Whenever I see “based on a true story” hitched to any sort of media presentation, I understand that the “based” part simply means, “Something happened. One or more elements of what happened may appear in the following presentation. . . or may not.”

Of course, this makes such media presentations “truer” than a typical “news” story, so there’s that. . .

Twigging to Dunning-Krugerites

Another trait that exposes those who want others to suffer for their self-inflicted Dunning-Kruger Effect is claiming status they obviously cannot qualify for.

Example:

Every now and then, I see a self-pub book cover with “Author So-and-so”. Invariably, at least so far, such books have proven to be unreadable well within the first page of text. Sometimes the first paragraph or the first sentence or even the dedication (if one exists) is so badly written that I almost feel a wee bit of pity for the po’ baby that refers to himself (or herself) as “Author So-and-so,” because the chance that such folk will ever even become moderately competent wordsmiths is somewhere zero and -1,000–and that’s often an optimistic estimation.

Sad. I just wanna know who encouraged them to write without becoming at least literate enough to be fluent in English.

Oh, another clue to incompetent self-pub writers is that they frequently include a forward or dedication that makes much of the extensive editing their “work” has undergone. Almost invariably, that indicates that the book is FULL of misused words, indicating that both the writer and any editors are the next thing to illiterate, inexcusably execrable grammar (in narrative, not even dialog), unbelievable continuity errors, etc.

And they (and their so-called “editors”) never see all the “Oopsies” because they are not really literate enough to know the differences. Not one of them.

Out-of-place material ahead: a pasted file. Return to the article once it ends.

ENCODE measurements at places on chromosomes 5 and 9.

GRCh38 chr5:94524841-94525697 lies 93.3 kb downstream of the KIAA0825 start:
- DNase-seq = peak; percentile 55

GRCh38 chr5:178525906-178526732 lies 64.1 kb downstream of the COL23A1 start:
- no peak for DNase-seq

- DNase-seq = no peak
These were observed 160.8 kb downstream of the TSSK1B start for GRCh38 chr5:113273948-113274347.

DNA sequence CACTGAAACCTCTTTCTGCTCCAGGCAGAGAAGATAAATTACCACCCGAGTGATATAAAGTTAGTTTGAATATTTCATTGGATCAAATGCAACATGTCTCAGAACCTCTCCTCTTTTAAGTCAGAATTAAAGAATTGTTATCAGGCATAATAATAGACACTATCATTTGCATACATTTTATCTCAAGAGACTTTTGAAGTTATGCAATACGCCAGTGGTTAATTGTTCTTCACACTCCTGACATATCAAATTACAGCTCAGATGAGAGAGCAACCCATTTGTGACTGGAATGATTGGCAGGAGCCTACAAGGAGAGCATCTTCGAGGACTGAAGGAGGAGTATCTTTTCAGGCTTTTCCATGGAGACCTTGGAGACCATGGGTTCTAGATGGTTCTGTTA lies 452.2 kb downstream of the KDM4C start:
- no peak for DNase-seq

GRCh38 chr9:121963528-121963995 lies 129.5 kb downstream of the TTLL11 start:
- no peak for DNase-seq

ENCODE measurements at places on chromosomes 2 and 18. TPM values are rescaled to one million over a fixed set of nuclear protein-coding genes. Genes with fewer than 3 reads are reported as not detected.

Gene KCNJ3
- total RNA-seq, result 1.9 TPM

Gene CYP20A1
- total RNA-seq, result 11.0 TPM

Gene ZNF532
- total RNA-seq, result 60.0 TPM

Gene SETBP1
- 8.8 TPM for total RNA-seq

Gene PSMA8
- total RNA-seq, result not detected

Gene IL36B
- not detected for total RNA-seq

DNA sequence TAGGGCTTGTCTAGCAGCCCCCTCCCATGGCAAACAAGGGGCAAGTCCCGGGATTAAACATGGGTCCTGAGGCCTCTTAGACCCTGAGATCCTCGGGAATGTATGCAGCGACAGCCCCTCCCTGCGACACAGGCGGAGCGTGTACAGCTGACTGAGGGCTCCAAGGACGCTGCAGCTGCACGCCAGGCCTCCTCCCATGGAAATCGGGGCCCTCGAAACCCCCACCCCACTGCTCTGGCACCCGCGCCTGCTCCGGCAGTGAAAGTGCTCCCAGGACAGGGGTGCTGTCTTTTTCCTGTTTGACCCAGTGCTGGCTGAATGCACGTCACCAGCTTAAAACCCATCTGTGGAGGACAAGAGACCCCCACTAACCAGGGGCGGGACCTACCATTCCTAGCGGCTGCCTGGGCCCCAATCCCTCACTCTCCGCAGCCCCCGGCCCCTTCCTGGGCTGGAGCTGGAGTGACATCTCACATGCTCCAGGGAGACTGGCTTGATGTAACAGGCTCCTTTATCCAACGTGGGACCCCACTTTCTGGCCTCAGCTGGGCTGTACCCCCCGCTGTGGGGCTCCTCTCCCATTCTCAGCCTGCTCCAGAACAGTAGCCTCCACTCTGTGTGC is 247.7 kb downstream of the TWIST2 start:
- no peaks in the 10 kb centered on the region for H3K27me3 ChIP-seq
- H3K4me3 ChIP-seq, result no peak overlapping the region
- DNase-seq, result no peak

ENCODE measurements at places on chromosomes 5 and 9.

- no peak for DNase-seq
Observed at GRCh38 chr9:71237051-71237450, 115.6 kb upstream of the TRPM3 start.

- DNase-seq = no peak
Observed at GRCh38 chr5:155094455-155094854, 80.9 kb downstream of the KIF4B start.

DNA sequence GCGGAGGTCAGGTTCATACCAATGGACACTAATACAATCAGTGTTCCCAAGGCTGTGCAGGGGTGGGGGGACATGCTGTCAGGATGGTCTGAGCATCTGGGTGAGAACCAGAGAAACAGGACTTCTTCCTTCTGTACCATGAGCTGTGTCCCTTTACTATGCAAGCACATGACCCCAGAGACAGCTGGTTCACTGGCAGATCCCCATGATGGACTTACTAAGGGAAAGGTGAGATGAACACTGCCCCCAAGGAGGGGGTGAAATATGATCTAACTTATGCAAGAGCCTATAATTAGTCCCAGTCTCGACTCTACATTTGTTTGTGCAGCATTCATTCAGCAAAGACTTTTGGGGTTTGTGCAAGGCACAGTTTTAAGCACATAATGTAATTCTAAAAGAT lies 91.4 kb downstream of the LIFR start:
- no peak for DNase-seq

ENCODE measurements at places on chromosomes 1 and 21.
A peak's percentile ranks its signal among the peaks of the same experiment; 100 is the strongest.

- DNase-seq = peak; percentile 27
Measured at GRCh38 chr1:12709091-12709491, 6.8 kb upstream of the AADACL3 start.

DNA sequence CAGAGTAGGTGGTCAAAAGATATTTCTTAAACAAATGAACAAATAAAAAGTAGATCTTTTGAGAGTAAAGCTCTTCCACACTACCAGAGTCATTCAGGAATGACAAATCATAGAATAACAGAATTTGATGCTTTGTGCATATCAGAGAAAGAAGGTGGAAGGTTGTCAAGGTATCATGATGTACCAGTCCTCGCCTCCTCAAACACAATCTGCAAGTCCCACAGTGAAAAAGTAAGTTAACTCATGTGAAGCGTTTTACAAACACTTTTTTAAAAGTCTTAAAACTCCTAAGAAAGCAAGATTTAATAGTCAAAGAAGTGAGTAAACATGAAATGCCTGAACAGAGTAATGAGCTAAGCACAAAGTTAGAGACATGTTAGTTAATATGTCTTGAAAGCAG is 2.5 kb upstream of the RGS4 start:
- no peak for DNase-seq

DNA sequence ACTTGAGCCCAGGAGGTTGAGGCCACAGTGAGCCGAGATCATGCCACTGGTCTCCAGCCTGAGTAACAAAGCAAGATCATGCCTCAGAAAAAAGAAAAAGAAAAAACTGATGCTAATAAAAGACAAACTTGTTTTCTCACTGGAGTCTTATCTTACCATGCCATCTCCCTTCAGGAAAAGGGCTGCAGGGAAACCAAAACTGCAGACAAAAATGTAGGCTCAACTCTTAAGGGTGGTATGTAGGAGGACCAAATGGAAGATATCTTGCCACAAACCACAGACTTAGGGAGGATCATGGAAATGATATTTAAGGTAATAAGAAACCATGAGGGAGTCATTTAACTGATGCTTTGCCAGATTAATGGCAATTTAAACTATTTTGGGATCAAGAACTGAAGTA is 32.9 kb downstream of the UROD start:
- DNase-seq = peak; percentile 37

And yet they think of themselves as and proudly proclaim themselves to be “authors”.

SPAM “Success!”

From a “Free English Tutorial” site, this SPAM comment caught my eye:

“English language has grow to be a prerequisite for pretty much something that we do, from applying your favorite social networking web sites like Twitter and Facebook and generally working with the internet to applying for strong jobs. We all know how a great deal a second language can enhance our careers”

Yeh, about that English language tutorial thingy. . . Tutoring folks to speak/write at the (illiterate) level of most Mass Media Podpeople or 20-something aspiring self-pup writers isn’t necessarily a success track, IYNWIMAITTYD.

Pro tip: don’t give up your day job digging ditches.

“Helicopter Nanny State” Wants All Parents to be “Helicopter Parents”

“Don’t Leave Your Kids Near Judgmental Strangers” highlights once again the evils of “No Child Alone–EVER!” societal/judicial constructs.

Frankly, I think parents who are unjustly harassed by nosy parker buttinskis should go on the offensive and sue ’em (defamation? Something like that), demanding p-sych evaluations, background checks, and more. Put the (steel-toed, spike-soled) shoe on the other foot. . . and give ’em a really swift, hard kick in the “fundamentals” with it.

Repeatedly. Until, they go away and stay away.

Stupid Book Blurbs (for Stupid Books?) Level: Grandmaster

Here’s one that starts badly with the first word and goes downhill from there.

“Shalthazar the dark wizard came to Llars seeking power beyond imagining, and got more than he ever imagined.”

*doh*

I’m almost sorry I missed this book. (But, I wasn’t really aiming, anyway.)


I’m also unimpressed by blurbs that mention an “affirmative action” award–you know, one reserved for some ethnicity or whatever “disadvantaged” multi-culti “lit-ur-airy” Balkan state group author who can’t write well enough to win a legitimate award.

Oh, heck. ANY award not decided strictly by everyday, ordinary readers of the book is bogus. In that vein, book awards should be based on (actual, real, legitimate) sales, and, in fact, the only awards that really count are those that go into the writer’s pocket.